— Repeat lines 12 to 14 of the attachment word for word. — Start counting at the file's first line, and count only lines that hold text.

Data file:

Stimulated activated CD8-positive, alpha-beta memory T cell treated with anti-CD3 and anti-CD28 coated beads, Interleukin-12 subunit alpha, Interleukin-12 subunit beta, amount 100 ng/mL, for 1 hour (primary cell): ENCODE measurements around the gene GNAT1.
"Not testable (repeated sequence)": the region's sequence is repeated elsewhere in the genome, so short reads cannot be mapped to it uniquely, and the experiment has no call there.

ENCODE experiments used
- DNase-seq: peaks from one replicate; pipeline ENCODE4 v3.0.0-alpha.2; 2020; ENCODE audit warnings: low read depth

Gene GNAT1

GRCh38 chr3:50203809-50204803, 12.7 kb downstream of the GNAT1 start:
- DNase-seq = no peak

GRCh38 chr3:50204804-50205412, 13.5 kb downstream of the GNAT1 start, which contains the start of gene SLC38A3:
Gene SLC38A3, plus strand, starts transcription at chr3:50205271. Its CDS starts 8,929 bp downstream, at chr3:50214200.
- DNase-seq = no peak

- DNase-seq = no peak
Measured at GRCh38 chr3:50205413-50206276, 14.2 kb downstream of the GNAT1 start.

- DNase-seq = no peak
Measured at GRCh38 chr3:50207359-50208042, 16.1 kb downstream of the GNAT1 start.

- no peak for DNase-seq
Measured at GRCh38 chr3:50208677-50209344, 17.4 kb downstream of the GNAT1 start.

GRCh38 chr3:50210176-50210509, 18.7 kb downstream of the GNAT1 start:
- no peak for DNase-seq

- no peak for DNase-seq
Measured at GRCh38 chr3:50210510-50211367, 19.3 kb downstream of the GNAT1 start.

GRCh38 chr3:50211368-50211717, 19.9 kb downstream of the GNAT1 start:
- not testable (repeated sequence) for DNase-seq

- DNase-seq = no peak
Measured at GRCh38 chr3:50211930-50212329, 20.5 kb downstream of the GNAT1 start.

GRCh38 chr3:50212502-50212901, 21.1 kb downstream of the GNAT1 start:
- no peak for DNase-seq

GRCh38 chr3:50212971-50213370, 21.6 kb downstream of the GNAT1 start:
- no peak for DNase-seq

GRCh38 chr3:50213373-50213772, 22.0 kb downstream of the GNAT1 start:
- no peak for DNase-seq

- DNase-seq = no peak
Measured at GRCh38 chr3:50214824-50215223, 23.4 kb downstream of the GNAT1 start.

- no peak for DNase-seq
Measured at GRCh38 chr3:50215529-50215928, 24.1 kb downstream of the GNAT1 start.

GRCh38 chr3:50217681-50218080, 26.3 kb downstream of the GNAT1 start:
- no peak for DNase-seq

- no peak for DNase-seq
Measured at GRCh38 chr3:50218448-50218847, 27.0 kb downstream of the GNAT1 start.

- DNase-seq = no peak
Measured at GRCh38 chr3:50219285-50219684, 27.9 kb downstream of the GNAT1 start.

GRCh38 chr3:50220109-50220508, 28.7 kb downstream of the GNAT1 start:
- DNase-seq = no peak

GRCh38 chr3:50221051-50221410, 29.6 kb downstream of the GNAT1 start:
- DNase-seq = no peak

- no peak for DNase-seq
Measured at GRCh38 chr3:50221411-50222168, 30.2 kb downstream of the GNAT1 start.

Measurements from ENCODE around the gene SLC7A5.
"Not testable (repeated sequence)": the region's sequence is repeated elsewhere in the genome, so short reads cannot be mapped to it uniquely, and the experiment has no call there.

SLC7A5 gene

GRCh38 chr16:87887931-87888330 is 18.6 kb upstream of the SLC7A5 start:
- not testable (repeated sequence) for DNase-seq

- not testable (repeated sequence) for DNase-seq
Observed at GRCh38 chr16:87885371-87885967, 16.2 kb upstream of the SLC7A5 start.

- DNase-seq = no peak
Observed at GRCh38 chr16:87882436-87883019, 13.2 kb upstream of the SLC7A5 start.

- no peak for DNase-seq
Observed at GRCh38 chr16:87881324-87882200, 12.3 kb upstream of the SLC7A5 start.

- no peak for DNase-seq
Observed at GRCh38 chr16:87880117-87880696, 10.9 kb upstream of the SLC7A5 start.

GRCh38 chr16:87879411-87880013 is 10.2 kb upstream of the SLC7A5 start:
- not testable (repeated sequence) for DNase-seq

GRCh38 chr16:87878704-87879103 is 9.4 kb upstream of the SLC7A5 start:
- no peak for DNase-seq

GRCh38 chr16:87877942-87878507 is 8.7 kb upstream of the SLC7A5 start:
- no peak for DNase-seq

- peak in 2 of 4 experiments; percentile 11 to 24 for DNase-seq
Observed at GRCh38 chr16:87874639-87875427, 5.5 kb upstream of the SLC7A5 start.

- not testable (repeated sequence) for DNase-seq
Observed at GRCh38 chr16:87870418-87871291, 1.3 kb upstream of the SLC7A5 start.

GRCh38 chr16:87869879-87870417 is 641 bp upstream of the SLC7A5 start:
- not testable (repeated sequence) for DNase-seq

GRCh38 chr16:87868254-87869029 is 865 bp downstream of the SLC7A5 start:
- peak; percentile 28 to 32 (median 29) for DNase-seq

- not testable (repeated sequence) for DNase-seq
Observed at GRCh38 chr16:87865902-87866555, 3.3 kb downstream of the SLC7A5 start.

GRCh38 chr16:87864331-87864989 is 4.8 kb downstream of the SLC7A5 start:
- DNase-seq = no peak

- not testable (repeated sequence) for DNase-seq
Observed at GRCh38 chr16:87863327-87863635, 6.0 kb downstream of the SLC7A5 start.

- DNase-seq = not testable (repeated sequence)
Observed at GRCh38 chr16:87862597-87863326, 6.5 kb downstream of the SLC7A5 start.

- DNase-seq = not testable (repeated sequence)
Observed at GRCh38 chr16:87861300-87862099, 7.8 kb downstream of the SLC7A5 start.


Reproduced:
Measured at GRCh38 chr3:50205413-50206276, 14.2 kb downstream of the GNAT1 start.

- DNase-seq = no peak
Measured at GRCh38 chr3:50207359-50208042, 16.1 kb downstream of the GNAT1 start.